How you kill good ideas...

Game-Changing Talent, Hire Great Workers, integrating innovation, Management Strategy, opportunities, Polymaths and Multipotentialites, recruiting


There are stages of growing pains for big corporations as they learn to invest in design and innovation, and one of the first is figuring out how to invest in the right talent. Just last year, we worked with a recruitment client who had this very same issue as their biggest roadblock. This corporation had worked with an award-winning consultancy firm that delivered a very expensive bright, shiny innovation deck to the corporate heads. There was a great deal of pomp and circumstance involved in the presentation of this stunning proposal and after months of developing this fantastic idea, the consultancy’s contract was up, and they packed up and left.

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The corporation attempted to implement the brilliant lofty idea they were presented. It came with a “manual”, a set of step by step set of instructions designed to help them implement this concept so, in theory, implementation should have been straightforward as can be. The reality, however, was a far cry from straightforward. Despite following the instructions to a tee, it simply wasn’t working the way they needed it to. They then tried – and failed – to get the firm to come back to launch and implement their amazing idea. When that didn’t work, the corporation decided to try plan B and began scrambling to train someone in-house to tackle this huge undertaking.

Meanwhile, that stunning deck remained prominently a mere idea. The corporation had handed the project over to their design team who poured over it and tried as best as they could to execute the idea. Finally, they admitted that it just wasn’t the right project for anyone they had in-house, and they began their recruitment search for that crucial missing piece in the puzzle.

As we began working with them, I noticed their next big roadblock: they didn’t know who they were looking for. A few people on the hiring team were so stuck on the idea that the person they needed had to meet every item on the corporation’s checklist of qualifications, that they had to have come from the exact same background, the same space, and have worked on projects of the exact same scope. It was this limiting belief system that was preventing them from exploring all the possibilities of bringing in someone who could leverage their own unique experiences and introduce a fresh new perspective.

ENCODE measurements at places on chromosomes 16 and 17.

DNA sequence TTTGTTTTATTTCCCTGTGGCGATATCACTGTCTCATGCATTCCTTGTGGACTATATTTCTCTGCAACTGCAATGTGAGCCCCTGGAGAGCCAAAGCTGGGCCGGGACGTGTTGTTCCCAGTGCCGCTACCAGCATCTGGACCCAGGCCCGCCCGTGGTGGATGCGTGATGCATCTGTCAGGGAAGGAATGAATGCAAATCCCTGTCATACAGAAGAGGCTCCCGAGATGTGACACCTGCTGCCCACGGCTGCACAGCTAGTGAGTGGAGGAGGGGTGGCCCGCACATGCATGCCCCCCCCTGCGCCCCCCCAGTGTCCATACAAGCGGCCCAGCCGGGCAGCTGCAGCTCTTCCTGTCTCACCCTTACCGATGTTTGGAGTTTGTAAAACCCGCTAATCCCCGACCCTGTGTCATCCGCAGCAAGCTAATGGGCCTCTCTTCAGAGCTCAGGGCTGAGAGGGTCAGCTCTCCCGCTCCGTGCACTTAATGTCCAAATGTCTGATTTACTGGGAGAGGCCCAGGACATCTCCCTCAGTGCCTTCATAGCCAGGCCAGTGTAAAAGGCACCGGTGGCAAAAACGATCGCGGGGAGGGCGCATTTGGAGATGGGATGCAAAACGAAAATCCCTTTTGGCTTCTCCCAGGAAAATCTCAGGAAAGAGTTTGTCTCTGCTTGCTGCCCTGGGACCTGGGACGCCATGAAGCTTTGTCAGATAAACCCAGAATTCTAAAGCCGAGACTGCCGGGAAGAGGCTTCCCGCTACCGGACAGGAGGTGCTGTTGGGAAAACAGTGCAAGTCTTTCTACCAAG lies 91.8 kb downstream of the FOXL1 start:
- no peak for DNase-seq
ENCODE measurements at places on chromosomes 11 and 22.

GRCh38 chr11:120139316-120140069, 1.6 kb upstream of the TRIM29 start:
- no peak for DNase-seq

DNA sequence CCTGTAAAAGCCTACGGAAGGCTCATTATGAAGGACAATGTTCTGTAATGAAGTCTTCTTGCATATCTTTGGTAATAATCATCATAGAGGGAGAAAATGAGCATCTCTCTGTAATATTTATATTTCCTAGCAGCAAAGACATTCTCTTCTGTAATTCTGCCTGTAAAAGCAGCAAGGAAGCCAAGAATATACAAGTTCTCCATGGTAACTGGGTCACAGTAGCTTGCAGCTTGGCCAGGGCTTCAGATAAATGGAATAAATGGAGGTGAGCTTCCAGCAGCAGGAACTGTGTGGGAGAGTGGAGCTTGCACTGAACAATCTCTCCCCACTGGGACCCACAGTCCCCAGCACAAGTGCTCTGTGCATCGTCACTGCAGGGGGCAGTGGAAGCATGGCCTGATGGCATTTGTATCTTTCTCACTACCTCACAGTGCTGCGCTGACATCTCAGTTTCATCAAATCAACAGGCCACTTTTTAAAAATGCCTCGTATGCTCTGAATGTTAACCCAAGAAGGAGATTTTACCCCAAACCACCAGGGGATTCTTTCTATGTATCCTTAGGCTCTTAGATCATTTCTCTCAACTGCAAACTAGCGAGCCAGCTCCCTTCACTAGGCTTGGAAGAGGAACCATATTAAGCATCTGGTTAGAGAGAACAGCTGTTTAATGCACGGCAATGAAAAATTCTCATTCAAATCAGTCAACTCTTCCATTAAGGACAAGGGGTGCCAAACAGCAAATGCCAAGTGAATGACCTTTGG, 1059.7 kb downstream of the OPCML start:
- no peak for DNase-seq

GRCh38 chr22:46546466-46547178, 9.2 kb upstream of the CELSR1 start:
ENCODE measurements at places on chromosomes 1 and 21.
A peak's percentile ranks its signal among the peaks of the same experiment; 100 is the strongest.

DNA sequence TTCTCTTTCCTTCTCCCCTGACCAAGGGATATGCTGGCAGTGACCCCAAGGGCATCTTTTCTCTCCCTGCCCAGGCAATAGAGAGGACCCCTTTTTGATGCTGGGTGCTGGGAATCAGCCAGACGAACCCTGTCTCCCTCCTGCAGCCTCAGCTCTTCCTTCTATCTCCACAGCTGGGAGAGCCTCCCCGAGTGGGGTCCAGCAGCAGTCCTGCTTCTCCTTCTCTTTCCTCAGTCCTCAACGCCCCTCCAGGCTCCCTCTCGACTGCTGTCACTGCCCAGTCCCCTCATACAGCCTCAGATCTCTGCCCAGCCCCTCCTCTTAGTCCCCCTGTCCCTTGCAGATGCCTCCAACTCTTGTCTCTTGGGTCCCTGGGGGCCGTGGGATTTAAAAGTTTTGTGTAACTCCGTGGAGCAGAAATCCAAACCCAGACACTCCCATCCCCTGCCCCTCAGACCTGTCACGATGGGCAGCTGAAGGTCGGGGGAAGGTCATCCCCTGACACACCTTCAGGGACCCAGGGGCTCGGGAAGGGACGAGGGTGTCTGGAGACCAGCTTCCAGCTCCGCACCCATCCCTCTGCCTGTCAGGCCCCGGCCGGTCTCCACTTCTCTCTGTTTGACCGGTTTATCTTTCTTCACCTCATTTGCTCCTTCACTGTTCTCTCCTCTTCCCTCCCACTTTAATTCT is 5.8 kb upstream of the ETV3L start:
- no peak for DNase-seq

Slowly but surely, we convinced the corporation to take off the blinders and begin truly exploring their options. I’ve seen situations like this all too often, where recruitment clients spend inordinate amounts of time focussing on the wrong issues and ultimately end up hiring the wrong person. All it takes is one bad apple to spoil the barrel; that concept is true of most things in life, without the exception of recruitment. You understand that great design is paramount to the success of any corporation which is why it’s so easy to get stuck on the concept of hiring that one, perfect designer – but the recruitment process is about more than just finding the right talent. It’s about building the right team.

20 years ago, Design was a mere aesthetic add-on used to beautify branding and create clever marketing campaigns. Today, it’s gone from an add-on to a strategical necessity. With the world of design constantly evolving, it’s tricky to navigate all the new terminologies and expertise. Much like doctors, designers now have countless unique specializations and skill sets that add far more than just aesthetic value, but with every business trying desperately to be the next Apple, Uber, or Tesla, big corporation’s understanding of design remains stunted in that dated idea of what design was.

The worst thing you can do for your business is to hire the wrong person because a team is only as strong as its weakest player after all. Don’t let your business be the place where good ideas go to die. 

Tagged: Game-Changing Talent, Hire Great Workers, integrating innovation, Management Strategy, opportunities, Polymaths and Multipotentialites, recruiting

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